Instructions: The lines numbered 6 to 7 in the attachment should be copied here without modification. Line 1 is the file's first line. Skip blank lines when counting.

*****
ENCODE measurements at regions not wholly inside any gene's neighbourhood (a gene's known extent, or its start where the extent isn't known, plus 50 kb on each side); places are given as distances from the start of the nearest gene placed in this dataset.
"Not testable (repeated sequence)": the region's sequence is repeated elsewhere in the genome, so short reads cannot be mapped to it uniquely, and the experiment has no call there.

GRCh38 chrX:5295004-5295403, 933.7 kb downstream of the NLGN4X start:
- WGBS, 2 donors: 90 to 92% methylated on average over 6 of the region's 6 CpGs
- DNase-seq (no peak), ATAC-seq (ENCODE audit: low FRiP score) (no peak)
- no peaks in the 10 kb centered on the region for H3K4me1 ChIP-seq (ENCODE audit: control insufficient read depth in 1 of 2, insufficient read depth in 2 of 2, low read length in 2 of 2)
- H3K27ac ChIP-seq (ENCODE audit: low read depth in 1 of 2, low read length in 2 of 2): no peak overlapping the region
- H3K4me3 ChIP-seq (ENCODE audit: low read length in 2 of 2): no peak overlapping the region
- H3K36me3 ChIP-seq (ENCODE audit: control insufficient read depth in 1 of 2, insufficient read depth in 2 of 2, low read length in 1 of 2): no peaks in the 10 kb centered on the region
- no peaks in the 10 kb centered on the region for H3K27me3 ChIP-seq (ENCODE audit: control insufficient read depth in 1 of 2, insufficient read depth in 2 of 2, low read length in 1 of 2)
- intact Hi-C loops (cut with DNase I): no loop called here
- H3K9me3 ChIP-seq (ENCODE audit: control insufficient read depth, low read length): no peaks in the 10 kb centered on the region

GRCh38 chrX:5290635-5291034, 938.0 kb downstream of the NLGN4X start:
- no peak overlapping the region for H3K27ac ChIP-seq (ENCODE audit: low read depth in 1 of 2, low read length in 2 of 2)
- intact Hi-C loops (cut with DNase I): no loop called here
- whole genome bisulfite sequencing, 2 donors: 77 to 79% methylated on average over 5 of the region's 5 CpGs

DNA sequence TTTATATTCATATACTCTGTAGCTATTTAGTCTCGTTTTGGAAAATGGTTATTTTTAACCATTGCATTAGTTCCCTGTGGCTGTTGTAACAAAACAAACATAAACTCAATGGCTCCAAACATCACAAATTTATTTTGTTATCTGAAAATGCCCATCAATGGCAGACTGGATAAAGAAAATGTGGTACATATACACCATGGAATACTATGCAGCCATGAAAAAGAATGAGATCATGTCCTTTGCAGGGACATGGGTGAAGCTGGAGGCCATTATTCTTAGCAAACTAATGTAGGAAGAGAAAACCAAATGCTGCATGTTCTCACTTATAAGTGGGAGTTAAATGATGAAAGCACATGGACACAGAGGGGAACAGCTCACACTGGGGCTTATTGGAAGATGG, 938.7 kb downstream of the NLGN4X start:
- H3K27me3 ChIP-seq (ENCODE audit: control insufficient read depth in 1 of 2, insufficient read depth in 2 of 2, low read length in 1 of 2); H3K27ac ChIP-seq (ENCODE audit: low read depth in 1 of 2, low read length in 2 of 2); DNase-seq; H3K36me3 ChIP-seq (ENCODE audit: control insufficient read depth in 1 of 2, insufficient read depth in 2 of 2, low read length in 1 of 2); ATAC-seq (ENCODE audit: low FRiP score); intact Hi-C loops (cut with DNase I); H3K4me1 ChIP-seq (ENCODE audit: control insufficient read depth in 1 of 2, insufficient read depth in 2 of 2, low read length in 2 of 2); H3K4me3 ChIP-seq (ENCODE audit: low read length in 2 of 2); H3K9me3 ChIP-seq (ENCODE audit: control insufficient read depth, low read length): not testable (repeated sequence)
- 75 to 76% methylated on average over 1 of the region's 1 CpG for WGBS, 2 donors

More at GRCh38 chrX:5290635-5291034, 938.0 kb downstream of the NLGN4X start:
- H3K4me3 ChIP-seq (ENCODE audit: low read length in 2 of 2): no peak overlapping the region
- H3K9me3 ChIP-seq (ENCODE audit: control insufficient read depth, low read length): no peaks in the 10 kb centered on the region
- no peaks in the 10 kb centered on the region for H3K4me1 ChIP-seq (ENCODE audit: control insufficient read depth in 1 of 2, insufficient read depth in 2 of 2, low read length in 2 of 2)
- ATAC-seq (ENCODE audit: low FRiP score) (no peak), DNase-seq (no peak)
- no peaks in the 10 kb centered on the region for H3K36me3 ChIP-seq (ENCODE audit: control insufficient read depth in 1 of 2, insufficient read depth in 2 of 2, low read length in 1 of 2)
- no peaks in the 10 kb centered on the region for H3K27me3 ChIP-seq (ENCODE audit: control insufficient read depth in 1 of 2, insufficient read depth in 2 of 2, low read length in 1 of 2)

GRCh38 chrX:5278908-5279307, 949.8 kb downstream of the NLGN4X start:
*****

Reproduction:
- no peaks in the 10 kb centered on the region for H3K4me1 ChIP-seq (ENCODE audit: control insufficient read depth in 1 of 2, insufficient read depth in 2 of 2, low read length in 2 of 2)
- H3K27ac ChIP-seq (ENCODE audit: low read depth in 1 of 2, low read length in 2 of 2): no peak overlapping the region